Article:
Gupta ticked off a list of issues that AI companies need to address to serve Indian internet users: Non-English datasets are of woefully low quality; Barely any conversational data exists in Hindi and other Indian languages; and digitized content from books and newspapers in Indian languages is very limited.
When used for South Asian languages, some major language models appear to make up words and struggle with basic grammar. There are also concerns that these AI services may reflect a more distorted view of other cultures. It’s critical to have a broad representation of training data, including non-English language data, so that AI systems “don’t perpetuate harmful stereotypes, produce hate speech, or deliver misinformation,” says Mehran Sahami, professor of computer science at Stanford University. .
Karya, a social impact startup headquartered in Bangalore and backed by grants, can widen the pool of languages represented in part by specifically targeting workers in rural areas who might not otherwise be contracted for such tasks. Karya’s app can work without internet access and provides voice support for people with limited literacy. In India, over 32,000 crowdsourced workers have logged into the app, completing 40 million paid digital tasks such as image recognition, contour alignment, video and voice annotation.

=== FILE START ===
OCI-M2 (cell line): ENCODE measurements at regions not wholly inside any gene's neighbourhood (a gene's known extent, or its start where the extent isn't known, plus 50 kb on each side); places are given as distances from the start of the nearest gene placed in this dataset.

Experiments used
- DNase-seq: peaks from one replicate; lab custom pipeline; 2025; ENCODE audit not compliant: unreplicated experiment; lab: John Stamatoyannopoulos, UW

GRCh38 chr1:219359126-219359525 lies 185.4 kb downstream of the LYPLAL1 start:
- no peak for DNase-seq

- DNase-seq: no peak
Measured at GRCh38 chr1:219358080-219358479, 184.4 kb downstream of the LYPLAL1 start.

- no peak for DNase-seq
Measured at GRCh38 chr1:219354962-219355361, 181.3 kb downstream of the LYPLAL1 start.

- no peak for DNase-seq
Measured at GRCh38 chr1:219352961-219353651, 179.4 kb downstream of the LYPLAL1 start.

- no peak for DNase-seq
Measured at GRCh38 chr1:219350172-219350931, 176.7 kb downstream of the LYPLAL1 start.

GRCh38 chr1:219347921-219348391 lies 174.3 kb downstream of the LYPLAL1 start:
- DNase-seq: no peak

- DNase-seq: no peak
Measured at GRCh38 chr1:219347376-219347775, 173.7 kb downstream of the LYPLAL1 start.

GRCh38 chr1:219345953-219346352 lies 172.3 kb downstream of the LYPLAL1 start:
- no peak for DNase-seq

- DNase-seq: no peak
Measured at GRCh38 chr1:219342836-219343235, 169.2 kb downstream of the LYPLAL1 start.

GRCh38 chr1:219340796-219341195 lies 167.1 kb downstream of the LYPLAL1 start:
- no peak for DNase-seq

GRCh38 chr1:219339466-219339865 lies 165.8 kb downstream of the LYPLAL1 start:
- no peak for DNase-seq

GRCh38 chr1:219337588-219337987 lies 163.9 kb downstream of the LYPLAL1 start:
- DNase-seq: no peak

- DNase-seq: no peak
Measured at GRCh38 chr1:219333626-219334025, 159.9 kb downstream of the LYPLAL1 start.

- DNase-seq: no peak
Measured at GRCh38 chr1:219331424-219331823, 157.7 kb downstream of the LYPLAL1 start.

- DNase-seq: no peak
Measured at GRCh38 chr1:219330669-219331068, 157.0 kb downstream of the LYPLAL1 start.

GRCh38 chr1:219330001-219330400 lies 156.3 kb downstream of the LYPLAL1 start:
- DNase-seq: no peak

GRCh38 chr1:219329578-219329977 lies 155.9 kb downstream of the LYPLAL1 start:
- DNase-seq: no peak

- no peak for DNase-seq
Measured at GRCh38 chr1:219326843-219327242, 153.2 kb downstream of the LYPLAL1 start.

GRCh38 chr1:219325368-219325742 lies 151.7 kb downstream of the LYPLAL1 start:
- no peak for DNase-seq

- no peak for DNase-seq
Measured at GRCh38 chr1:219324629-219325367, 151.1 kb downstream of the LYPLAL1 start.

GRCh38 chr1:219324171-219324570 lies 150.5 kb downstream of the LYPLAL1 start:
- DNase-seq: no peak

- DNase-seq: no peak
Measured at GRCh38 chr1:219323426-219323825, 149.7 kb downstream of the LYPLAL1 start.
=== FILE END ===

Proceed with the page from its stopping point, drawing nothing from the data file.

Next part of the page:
For Chopra, the goal is not only to improve data provision, but also to combat poverty. Karya’s founder grew up in an impoverished neighborhood called Shakur Basti in West Delhi. He won a scholarship to study at an elite school where he was bullied because his classmates said he “smelled poor.” Chopra ended up at Stanford to study computer science, but realized he hated the “how to make a billion dollar” mentality he encountered there.
After graduating in 2017, he began working on his long-held interest: using technology to tackle poverty. “It only takes $1,500 in savings for an Indian to qualify for entry into the middle class,” Chopra said. “But it could take the poor 200 years to reach that level of savings.”